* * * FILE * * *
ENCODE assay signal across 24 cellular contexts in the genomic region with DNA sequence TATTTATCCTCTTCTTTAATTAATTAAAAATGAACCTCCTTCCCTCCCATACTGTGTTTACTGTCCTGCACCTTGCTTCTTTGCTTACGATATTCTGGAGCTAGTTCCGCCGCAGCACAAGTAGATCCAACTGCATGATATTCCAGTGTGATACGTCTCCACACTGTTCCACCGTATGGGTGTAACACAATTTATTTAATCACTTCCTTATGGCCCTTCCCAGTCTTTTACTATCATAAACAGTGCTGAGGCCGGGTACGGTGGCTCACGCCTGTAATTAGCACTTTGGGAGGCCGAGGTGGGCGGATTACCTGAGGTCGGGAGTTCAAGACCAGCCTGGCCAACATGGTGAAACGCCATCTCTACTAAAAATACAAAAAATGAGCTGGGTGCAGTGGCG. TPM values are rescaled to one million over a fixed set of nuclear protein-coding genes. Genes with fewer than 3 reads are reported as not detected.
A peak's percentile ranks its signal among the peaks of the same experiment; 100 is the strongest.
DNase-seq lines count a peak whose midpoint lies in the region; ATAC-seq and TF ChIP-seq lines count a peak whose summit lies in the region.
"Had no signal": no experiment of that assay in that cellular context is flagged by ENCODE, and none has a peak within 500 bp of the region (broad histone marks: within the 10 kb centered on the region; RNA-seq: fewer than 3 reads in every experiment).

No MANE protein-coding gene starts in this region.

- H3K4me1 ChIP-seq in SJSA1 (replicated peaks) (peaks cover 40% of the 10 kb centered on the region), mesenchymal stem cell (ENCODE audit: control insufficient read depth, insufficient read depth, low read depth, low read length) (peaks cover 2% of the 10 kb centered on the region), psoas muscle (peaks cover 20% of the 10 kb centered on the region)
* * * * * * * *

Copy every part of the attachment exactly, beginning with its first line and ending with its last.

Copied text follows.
ENCODE assay signal across 24 cellular contexts in the genomic region with DNA sequence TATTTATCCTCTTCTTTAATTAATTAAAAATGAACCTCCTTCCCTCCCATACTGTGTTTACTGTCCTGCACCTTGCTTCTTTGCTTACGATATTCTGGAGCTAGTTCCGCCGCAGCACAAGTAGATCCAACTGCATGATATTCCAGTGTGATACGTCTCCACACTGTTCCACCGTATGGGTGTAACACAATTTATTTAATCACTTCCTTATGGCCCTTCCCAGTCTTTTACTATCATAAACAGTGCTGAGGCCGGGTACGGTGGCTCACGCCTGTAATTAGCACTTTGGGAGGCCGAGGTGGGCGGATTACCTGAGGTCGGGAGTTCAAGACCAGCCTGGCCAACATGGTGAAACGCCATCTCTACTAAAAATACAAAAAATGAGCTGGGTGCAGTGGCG. TPM values are rescaled to one million over a fixed set of nuclear protein-coding genes. Genes with fewer than 3 reads are reported as not detected.
A peak's percentile ranks its signal among the peaks of the same experiment; 100 is the strongest.
DNase-seq lines count a peak whose midpoint lies in the region; ATAC-seq and TF ChIP-seq lines count a peak whose summit lies in the region.
"Had no signal": no experiment of that assay in that cellular context is flagged by ENCODE, and none has a peak within 500 bp of the region (broad histone marks: within the 10 kb centered on the region; RNA-seq: fewer than 3 reads in every experiment).

No MANE protein-coding gene starts in this region.

- H3K4me1 ChIP-seq in SJSA1 (replicated peaks) (peaks cover 40% of the 10 kb centered on the region), mesenchymal stem cell (ENCODE audit: control insufficient read depth, insufficient read depth, low read depth, low read length) (peaks cover 2% of the 10 kb centered on the region), psoas muscle (peaks cover 20% of the 10 kb centered on the region)